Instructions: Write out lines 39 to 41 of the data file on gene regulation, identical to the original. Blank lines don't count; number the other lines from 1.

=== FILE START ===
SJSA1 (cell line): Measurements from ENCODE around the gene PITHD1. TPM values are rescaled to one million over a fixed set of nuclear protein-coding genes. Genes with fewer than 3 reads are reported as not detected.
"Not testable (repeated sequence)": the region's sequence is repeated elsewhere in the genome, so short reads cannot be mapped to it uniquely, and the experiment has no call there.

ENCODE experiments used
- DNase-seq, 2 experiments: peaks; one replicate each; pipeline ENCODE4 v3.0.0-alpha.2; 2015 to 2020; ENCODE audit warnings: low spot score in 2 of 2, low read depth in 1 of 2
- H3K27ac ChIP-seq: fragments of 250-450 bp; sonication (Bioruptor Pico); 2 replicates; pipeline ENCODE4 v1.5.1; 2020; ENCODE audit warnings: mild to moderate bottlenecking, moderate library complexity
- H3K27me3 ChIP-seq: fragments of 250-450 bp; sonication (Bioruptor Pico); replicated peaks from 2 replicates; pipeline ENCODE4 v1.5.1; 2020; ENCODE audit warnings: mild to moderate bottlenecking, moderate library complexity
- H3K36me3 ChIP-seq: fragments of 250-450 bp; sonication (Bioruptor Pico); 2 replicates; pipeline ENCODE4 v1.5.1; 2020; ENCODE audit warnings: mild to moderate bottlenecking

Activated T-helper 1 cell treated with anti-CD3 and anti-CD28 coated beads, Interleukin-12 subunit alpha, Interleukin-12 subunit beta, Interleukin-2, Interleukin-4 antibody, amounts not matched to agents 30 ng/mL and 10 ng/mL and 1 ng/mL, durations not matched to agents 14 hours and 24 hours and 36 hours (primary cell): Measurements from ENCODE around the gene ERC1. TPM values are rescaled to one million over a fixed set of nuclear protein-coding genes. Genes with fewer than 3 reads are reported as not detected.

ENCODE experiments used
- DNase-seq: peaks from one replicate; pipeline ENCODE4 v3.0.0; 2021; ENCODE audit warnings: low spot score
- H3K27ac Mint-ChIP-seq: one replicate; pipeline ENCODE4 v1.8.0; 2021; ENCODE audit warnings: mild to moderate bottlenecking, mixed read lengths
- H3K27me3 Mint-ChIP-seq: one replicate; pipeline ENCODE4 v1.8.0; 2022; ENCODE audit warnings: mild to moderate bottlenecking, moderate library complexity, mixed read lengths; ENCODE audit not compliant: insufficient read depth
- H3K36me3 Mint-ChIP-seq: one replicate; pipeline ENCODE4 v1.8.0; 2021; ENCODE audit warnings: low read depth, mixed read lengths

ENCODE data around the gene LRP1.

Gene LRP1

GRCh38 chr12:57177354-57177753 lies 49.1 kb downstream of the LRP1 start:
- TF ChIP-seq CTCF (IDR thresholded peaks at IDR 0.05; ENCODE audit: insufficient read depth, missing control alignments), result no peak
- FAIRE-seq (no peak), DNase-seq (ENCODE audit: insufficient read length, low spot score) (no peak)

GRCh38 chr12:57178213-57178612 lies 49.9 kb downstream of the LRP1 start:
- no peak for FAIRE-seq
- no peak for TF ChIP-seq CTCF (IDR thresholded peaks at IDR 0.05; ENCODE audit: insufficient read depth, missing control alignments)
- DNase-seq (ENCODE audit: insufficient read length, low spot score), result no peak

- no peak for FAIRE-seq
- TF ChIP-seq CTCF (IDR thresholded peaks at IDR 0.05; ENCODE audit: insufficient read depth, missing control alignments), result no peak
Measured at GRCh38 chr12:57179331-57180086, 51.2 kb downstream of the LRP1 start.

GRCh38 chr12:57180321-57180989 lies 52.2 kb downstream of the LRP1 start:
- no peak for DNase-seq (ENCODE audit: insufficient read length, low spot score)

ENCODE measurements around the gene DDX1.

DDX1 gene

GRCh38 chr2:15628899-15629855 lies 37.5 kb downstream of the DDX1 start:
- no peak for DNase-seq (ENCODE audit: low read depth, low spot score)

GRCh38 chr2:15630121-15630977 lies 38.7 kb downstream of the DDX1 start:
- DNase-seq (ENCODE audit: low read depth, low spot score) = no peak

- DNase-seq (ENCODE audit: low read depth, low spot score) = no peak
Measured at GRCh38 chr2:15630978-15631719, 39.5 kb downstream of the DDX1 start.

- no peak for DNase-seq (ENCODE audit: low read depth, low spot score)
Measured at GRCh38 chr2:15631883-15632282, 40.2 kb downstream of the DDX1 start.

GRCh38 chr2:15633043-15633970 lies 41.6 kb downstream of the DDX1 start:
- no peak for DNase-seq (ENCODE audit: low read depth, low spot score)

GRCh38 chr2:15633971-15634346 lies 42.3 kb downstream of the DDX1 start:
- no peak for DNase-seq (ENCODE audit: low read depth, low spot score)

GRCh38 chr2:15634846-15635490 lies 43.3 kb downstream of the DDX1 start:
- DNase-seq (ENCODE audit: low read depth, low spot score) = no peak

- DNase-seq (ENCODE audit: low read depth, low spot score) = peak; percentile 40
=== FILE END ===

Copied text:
- no peak for DNase-seq (ENCODE audit: low read depth, low spot score)

GRCh38 chr2:15633971-15634346 lies 42.3 kb downstream of the DDX1 start:
- no peak for DNase-seq (ENCODE audit: low read depth, low spot score)